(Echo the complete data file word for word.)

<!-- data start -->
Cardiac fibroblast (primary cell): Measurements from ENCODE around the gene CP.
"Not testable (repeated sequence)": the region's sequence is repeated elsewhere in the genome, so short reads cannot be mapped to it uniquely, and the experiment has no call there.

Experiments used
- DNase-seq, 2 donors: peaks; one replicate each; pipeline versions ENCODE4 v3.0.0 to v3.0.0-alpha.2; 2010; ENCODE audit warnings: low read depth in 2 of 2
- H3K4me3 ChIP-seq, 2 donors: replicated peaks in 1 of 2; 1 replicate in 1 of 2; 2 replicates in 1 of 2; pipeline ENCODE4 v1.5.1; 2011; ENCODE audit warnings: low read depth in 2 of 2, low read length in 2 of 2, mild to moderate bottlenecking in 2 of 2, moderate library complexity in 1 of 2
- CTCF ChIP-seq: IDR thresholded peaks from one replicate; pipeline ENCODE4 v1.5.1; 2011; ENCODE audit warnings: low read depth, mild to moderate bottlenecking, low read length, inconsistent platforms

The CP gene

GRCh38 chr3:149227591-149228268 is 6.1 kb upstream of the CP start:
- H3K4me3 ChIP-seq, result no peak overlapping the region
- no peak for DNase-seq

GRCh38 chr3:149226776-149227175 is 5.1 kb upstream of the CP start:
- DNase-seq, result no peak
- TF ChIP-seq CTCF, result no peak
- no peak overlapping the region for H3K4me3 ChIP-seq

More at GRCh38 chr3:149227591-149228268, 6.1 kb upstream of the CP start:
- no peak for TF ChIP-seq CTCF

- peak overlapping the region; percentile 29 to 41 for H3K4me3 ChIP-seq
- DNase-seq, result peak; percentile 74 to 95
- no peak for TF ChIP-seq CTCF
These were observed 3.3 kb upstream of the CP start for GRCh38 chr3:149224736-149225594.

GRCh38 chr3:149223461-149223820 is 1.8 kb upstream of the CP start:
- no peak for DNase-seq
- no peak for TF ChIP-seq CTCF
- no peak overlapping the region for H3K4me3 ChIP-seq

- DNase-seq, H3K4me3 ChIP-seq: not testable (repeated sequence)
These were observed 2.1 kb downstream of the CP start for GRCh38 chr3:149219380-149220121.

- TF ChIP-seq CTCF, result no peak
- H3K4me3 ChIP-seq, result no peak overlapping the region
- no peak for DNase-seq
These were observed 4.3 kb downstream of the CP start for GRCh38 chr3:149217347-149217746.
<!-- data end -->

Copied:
Cardiac fibroblast (primary cell): Measurements from ENCODE around the gene CP.
"Not testable (repeated sequence)": the region's sequence is repeated elsewhere in the genome, so short reads cannot be mapped to it uniquely, and the experiment has no call there.

Experiments used
- DNase-seq, 2 donors: peaks; one replicate each; pipeline versions ENCODE4 v3.0.0 to v3.0.0-alpha.2; 2010; ENCODE audit warnings: low read depth in 2 of 2
- H3K4me3 ChIP-seq, 2 donors: replicated peaks in 1 of 2; 1 replicate in 1 of 2; 2 replicates in 1 of 2; pipeline ENCODE4 v1.5.1; 2011; ENCODE audit warnings: low read depth in 2 of 2, low read length in 2 of 2, mild to moderate bottlenecking in 2 of 2, moderate library complexity in 1 of 2
- CTCF ChIP-seq: IDR thresholded peaks from one replicate; pipeline ENCODE4 v1.5.1; 2011; ENCODE audit warnings: low read depth, mild to moderate bottlenecking, low read length, inconsistent platforms

The CP gene

GRCh38 chr3:149227591-149228268 is 6.1 kb upstream of the CP start:
- H3K4me3 ChIP-seq, result no peak overlapping the region
- no peak for DNase-seq

GRCh38 chr3:149226776-149227175 is 5.1 kb upstream of the CP start:
- DNase-seq, result no peak
- TF ChIP-seq CTCF, result no peak
- no peak overlapping the region for H3K4me3 ChIP-seq

More at GRCh38 chr3:149227591-149228268, 6.1 kb upstream of the CP start:
- no peak for TF ChIP-seq CTCF

- peak overlapping the region; percentile 29 to 41 for H3K4me3 ChIP-seq
- DNase-seq, result peak; percentile 74 to 95
- no peak for TF ChIP-seq CTCF
These were observed 3.3 kb upstream of the CP start for GRCh38 chr3:149224736-149225594.

GRCh38 chr3:149223461-149223820 is 1.8 kb upstream of the CP start:
- no peak for DNase-seq
- no peak for TF ChIP-seq CTCF
- no peak overlapping the region for H3K4me3 ChIP-seq

- DNase-seq, H3K4me3 ChIP-seq: not testable (repeated sequence)
These were observed 2.1 kb downstream of the CP start for GRCh38 chr3:149219380-149220121.

- TF ChIP-seq CTCF, result no peak
- H3K4me3 ChIP-seq, result no peak overlapping the region
- no peak for DNase-seq
These were observed 4.3 kb downstream of the CP start for GRCh38 chr3:149217347-149217746.